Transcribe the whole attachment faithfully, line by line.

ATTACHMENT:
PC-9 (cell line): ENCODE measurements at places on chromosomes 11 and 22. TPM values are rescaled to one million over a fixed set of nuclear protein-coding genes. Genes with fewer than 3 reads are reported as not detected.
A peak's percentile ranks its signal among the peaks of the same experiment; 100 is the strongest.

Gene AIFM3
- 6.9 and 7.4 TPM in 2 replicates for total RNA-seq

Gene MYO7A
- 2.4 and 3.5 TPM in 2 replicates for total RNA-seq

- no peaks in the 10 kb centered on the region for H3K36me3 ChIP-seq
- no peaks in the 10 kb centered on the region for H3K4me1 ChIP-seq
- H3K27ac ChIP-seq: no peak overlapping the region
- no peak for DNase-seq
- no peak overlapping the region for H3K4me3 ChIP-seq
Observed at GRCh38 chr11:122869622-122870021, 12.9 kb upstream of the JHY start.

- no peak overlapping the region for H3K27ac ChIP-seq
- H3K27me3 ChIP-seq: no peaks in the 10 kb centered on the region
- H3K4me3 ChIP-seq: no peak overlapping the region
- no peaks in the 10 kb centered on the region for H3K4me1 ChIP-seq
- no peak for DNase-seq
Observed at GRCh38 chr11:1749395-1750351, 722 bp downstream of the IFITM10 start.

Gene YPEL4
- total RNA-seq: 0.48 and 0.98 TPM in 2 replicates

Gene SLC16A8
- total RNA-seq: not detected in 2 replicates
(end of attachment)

PC-9 (cell line): ENCODE measurements at places on chromosomes 11 and 22. TPM values are rescaled to one million over a fixed set of nuclear protein-coding genes. Genes with fewer than 3 reads are reported as not detected.
A peak's percentile ranks its signal among the peaks of the same experiment; 100 is the strongest.

Gene AIFM3
- 6.9 and 7.4 TPM in 2 replicates for total RNA-seq

Gene MYO7A
- 2.4 and 3.5 TPM in 2 replicates for total RNA-seq

- no peaks in the 10 kb centered on the region for H3K36me3 ChIP-seq
- no peaks in the 10 kb centered on the region for H3K4me1 ChIP-seq
- H3K27ac ChIP-seq: no peak overlapping the region
- no peak for DNase-seq
- no peak overlapping the region for H3K4me3 ChIP-seq
Observed at GRCh38 chr11:122869622-122870021, 12.9 kb upstream of the JHY start.

- no peak overlapping the region for H3K27ac ChIP-seq
- H3K27me3 ChIP-seq: no peaks in the 10 kb centered on the region
- H3K4me3 ChIP-seq: no peak overlapping the region
- no peaks in the 10 kb centered on the region for H3K4me1 ChIP-seq
- no peak for DNase-seq
Observed at GRCh38 chr11:1749395-1750351, 722 bp downstream of the IFITM10 start.

Gene YPEL4
- total RNA-seq: 0.48 and 0.98 TPM in 2 replicates

Gene SLC16A8
- total RNA-seq: not detected in 2 replicates